As Wroth fell out of favour with the queen, William Herbert continued to have a highly successful career at court (as did his brother Philip, who continued to flourish even when the king's attention was drawn to new favourites). By December 1615, as part of the realignment in the king's court following the decline of Robert Carr as favourite and the rise of Buckingham, Herbert (now Earl of Pembroke) took the position of Lord Chamberlain. While their paths would have crossed many times, because all the immediate members of the family seem to have spent considerable time visiting at Penshurst and Wilton, we do not know what passed between Mary Wroth and William Herbert during this period. It seems clear, however, that William's mother, the Countess of Pembroke, continued to play an important role in Mary Wroth's life as both aunt and literary model. [75] At the same time, in part because of the favour that had been shown to her husband by the king, Mary Wroth herself had become a patron, not on the scale of her aunt, but certainly one to be courted by a number of writers. [76] As noted above, Jonson dedicated The Alchemist to Mary Wroth in 1612. While Jonson praised Robert Wroth for his hospitality, he acknowledges Mary Wroth as a writer, noting in a sonnet to her that copying out her poetry has made him a better lover and better poet. [77] The Alchemist dedication deftly acknowledges Wroth's literary heritage, stating that the play will be 'safe in your judgement, (which is a Sidney's)'. [78] Mary Wroth was also praised in dedicatory poems by George Chapman (in his Homer translation of 1611); John Davies; George Wither; and Joshua Sylvester. These moves to flatter Wroth as patron are grouped around the period of 1610 to 1613; after the death of her husband and the loss of her estates, these dedications dry up, and it is clear that, once again, their absence reflects Wroth's sudden decline in influence and favour, however much her father and cousin remained key figures at court.

It is fascinating that when Wroth began writing poetry, she turned not just to the model of her famous (and ever more famous in the early seventeenth century) uncle, but also to the model of her father's poetry, which was confined to private circulation within the Sidney family. By the early seventeenth century, Philip Sidney's poetry was readily available in print in the editions supervised by the Countess of Pembroke. The Countess's own translations had also been in print since the 1590s, and her poetry and continuation of her brother's psalm translations circulated in manuscript and would certainly have been known to Mary Wroth. But in the mid 1590s, Mary's father Robert also wrote a sequence of songs and sonnets, with some resemblances to those of his brother. Robert's poems survive in a single, autograph manuscript that was rediscovered (or re-identified) in 1973, and the manuscript itself cannot be dated exactly, although it seems to represent a revised version of the poems compiled by Robert for a presentation manuscript prepared for his sister. [79] As indicated in the notes to this edition, Robert's poems had a strong influence on Mary Wroth's sonnets, and one can only speculate about her access to them perhaps fourteen years or so after they were first written. (One might also want to factor in the influence of the appearance in print of Shakespeare's sonnets in 1609, although the 'Sidneian' sonnets are of course quite different in style and tone.) While it is possible that Robert's poems were read by his precocious and literary daughter from an early age, they clearly had a powerful influence on her imagination when she began writing in earnest. After her husband's death, Wroth may have drawn even closer to her family and to the protection of her father, although Wroth continued to live at Loughton, rather than at Penshurst.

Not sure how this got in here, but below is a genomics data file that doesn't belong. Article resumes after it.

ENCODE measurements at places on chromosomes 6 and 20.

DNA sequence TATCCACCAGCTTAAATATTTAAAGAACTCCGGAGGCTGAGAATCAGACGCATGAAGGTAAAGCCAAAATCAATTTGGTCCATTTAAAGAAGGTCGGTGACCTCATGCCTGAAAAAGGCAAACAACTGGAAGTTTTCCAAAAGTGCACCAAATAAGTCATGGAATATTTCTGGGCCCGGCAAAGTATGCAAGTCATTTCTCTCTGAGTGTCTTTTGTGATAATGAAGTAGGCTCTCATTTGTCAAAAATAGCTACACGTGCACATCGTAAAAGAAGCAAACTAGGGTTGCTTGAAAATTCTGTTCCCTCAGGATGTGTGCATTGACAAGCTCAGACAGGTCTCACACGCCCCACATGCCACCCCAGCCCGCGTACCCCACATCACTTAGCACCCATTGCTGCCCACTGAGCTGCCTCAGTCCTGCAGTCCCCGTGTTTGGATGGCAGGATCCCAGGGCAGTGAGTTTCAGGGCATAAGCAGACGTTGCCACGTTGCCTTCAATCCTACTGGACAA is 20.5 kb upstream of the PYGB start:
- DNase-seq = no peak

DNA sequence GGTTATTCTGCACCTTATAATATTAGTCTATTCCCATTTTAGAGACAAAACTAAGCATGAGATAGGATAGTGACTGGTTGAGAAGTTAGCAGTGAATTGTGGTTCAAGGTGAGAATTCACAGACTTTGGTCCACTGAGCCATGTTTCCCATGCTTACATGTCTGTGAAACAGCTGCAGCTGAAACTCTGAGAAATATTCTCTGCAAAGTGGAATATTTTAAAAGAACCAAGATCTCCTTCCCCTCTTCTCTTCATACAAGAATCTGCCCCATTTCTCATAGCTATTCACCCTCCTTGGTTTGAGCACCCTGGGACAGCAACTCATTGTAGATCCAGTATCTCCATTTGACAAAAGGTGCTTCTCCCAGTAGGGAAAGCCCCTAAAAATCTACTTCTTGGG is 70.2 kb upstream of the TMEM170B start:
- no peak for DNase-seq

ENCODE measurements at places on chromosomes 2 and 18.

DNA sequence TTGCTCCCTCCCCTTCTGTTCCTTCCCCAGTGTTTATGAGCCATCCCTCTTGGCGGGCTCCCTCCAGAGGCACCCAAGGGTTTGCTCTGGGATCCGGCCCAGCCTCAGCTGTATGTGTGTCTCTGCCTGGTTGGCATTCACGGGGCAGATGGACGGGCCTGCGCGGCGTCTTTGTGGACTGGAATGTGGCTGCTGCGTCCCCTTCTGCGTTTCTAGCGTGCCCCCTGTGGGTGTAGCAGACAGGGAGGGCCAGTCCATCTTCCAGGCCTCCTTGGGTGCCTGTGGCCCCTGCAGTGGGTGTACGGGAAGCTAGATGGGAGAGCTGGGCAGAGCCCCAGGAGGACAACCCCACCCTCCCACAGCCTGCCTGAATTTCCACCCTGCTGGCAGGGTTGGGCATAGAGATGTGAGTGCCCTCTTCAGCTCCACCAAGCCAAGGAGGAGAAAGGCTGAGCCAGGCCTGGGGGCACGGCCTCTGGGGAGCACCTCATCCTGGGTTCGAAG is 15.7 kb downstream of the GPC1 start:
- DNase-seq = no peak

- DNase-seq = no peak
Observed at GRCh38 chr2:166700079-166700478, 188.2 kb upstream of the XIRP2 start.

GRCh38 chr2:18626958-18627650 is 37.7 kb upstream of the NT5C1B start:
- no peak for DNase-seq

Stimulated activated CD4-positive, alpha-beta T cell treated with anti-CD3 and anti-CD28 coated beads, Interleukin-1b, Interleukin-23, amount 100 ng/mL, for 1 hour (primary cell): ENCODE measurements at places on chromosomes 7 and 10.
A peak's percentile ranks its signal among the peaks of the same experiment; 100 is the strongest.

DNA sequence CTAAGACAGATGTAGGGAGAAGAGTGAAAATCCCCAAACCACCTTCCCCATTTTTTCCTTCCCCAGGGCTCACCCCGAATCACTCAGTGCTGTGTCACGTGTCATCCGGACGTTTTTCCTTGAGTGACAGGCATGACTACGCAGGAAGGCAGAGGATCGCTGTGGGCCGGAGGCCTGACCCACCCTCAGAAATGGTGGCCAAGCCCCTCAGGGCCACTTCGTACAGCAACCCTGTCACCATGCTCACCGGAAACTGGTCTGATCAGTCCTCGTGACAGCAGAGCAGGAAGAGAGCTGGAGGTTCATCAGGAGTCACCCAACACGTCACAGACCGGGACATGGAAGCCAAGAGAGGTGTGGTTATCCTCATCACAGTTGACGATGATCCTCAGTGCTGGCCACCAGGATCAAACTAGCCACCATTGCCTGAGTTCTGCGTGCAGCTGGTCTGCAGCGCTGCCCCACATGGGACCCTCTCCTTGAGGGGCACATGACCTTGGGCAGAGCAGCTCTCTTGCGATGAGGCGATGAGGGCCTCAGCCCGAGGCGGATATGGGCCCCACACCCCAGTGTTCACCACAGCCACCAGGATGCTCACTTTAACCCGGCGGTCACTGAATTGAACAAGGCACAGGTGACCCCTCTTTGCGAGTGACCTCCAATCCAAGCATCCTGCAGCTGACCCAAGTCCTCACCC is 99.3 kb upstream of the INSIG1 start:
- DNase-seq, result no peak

While I will be discussing the themes of Wroth's poems in detail in the next section of this introduction, from a biographical perspective it is important to underline a significant difference between her poems and those written by her father. While there are many examples of shared images in the poems of Wroth and both Sidney brothers, Wroth adds to the theme of crossed love and thwarted desire the context of the position women were placed in by a court which was, if not hostile, then at least always dangerous. This is exemplified in a number of Wroth's most powerful sonnets, which depict the frivolous pleasures of the court in contrast to the reflective nature of the poet: